- Special Sections
- Public Notices
After a medical mission trip to Haiti, an Owen County pastor said he now has a whole new outlook on America.
Pastor Brad Vincent of New Columbus Baptist Church and 20 others boarded a plane in Cincinnati, Ohio, Jan. 15 for Haiti, only days after the one-year anniversary of a 7.0 magnitude earthquake ravaged the country.
The group consisted of doctors and nurses from all over the country, including team leader Amanda Borchers, a member of New Columbus Baptist Church.
“We went to Miami and from there flew to the Dominican Republic,” Vincent said. “After we got to the Dominican Republic, we drove across the border into Haiti. Going into Haiti really put me in mind of Africa. There were children running around with no clothes on and houses literally made out of sticks. It was just a very different culture.”
Neither of the cities the team visited had running water, Vincent said.
“There’s just no infrastructure there,” Vincent said. “They don’t have the type of sanitation system we have either. They can’t just set their garbage out on the side of the street and have someone in a truck pick it up for them.”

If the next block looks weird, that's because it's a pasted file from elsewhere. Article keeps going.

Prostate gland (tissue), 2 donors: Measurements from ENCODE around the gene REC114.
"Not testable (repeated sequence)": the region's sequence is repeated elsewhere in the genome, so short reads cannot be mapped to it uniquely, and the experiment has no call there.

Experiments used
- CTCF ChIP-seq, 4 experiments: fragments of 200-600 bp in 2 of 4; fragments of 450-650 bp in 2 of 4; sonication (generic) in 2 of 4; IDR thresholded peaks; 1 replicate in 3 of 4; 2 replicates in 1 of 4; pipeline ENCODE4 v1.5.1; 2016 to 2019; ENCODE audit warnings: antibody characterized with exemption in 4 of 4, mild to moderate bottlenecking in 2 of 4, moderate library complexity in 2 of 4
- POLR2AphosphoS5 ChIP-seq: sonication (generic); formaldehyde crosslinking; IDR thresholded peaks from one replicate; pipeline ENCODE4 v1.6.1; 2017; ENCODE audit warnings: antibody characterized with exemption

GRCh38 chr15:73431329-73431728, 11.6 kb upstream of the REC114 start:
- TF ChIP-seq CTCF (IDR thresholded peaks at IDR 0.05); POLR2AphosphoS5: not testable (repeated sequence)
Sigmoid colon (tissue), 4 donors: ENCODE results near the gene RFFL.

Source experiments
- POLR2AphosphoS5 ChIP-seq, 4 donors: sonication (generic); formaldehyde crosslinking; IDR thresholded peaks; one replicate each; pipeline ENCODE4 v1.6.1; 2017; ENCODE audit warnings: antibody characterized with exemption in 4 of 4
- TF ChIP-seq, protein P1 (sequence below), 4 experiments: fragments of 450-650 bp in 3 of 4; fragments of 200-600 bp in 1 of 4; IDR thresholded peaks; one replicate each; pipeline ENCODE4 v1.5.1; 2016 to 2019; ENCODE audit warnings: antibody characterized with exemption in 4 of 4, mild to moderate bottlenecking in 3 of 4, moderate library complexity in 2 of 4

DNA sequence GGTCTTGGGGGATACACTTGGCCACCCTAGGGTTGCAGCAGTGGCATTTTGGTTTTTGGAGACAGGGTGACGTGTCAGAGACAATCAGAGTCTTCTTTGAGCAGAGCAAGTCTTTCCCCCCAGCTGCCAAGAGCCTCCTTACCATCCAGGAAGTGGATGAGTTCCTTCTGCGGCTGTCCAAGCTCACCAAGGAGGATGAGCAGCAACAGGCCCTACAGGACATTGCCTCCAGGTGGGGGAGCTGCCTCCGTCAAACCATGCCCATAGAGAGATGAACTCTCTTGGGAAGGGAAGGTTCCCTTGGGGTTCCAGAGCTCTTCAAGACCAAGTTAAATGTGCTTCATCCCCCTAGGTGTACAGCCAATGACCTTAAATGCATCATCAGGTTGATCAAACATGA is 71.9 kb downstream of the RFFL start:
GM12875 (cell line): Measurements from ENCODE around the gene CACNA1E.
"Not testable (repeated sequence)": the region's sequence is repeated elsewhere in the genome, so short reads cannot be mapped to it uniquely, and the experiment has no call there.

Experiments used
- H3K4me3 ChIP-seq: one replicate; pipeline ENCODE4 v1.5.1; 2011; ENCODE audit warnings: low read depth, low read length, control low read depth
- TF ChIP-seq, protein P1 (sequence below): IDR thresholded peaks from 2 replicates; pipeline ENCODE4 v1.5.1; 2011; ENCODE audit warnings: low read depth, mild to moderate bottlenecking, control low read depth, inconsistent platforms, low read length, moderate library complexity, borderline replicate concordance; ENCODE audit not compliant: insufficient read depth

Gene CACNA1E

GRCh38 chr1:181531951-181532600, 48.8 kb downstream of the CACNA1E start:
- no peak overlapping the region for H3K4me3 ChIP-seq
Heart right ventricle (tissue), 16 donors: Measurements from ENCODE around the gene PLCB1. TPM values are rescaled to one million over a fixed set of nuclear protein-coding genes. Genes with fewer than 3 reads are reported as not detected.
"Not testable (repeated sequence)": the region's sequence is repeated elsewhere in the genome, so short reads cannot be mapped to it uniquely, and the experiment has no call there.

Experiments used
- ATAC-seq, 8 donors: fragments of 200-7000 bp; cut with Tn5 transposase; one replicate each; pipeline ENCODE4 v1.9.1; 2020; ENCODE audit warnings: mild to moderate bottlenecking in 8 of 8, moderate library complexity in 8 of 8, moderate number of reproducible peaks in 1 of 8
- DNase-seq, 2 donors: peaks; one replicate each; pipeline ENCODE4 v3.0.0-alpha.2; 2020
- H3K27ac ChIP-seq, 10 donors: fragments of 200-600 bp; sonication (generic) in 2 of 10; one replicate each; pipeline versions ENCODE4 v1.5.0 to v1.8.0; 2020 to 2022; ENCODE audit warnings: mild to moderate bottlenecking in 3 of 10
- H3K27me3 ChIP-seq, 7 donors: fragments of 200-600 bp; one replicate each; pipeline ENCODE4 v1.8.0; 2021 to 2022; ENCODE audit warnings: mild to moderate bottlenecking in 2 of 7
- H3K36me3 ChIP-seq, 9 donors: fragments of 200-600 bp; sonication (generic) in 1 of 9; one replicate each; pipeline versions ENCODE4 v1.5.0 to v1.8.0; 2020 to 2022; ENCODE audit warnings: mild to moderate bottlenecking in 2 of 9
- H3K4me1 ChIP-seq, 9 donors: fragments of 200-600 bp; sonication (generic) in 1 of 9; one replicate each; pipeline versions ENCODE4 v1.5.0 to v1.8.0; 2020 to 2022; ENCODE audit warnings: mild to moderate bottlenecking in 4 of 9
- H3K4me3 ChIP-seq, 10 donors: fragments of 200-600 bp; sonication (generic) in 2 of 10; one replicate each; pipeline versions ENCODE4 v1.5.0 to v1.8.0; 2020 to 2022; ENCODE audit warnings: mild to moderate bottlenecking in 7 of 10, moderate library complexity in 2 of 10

Vincent said the group worked in the city of Ouanaminthe, where there were only two clinics for medical help.
“My job on the trip was basically just to pray with patients in the morning before they went in for surgery and throughout the day,” Vincent said. “If someone was malnourished it was my responsibility to go to the market, get food and take it directly to their home.”
Vincent said many of the Haitians who went through surgery during his time there were orthopedic surgery patients.
“Our team alone saw about 500 patients during our time there,” Vincent said. “The clinics were very substandard. They were their equivalent to an American hospital.”
Vincent said the team attended the First Baptist Church of Ouanaminthe and visited six different orphanages.
“The trip changed me tremendously,” Vincent said. “After being there, I think sometimes Americans may be the poor ones. Despite their hardships they are very content people. You could give the children a tennis ball and to them it was like giving an American child a big-screen TV. It really opened my eyes to the materialism that we as Americans are enslaved to.”
Vincent said despite the cultural differences, he would go back to Haiti today if given the chance.
“We truly don’t know how well we have it until we experience something like this,” Vincent said. “By the end of our week there I fell in love with Haiti. It may have been a year ago, but the country still has a great, great need for help.”